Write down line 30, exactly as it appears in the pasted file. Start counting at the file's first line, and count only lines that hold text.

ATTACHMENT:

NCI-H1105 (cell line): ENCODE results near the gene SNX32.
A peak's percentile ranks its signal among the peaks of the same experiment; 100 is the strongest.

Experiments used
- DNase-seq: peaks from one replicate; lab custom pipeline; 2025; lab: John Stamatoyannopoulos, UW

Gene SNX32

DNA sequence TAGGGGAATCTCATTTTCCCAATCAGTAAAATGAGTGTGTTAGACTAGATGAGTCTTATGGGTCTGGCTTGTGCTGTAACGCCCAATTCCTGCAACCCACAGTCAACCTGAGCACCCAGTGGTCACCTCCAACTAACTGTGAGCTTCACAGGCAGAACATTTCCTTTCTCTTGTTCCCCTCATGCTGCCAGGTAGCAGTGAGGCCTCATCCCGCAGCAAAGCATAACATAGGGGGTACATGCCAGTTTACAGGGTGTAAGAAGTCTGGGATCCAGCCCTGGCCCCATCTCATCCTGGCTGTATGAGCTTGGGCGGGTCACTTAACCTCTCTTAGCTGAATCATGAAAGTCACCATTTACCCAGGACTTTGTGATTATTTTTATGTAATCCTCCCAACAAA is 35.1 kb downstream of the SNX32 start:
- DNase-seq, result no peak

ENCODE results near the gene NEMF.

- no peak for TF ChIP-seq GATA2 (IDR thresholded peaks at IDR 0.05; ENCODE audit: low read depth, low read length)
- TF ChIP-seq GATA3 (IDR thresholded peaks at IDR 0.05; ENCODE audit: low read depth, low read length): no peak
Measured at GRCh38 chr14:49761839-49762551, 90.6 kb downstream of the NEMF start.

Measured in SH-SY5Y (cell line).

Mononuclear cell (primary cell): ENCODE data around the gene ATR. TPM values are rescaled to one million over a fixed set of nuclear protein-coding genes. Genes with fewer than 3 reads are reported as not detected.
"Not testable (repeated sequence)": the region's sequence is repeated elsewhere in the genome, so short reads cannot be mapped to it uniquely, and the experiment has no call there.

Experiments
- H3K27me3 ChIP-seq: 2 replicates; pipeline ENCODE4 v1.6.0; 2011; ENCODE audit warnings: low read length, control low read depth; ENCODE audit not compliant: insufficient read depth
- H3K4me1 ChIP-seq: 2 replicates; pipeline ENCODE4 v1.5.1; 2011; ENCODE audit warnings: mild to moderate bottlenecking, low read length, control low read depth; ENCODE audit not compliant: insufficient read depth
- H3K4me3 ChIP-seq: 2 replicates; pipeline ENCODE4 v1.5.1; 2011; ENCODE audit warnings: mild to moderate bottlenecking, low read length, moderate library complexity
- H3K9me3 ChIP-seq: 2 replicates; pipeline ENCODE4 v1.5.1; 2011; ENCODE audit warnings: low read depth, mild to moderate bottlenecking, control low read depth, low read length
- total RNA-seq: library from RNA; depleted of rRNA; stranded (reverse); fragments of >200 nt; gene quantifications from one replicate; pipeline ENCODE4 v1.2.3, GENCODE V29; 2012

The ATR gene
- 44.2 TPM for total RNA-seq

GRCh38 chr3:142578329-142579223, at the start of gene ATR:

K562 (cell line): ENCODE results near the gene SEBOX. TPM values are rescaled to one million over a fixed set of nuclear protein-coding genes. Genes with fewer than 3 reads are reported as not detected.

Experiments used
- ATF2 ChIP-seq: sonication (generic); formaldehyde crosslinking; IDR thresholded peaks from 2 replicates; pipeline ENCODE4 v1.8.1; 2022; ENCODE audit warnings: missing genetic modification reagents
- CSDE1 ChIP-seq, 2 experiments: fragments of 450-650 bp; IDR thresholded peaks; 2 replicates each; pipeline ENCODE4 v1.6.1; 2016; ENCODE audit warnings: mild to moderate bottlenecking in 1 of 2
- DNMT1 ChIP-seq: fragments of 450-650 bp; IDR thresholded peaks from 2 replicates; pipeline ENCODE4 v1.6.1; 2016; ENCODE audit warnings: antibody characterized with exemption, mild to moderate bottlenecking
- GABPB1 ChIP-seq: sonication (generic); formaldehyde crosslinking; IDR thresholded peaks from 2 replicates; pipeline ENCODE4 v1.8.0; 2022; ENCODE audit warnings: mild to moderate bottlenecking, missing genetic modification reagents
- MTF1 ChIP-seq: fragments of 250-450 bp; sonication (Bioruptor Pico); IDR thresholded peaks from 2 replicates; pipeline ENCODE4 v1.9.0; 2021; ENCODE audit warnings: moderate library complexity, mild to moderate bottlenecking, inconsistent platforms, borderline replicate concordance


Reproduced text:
- MTF1 ChIP-seq: fragments of 250-450 bp; sonication (Bioruptor Pico); IDR thresholded peaks from 2 replicates; pipeline ENCODE4 v1.9.0; 2021; ENCODE audit warnings: moderate library complexity, mild to moderate bottlenecking, inconsistent platforms, borderline replicate concordance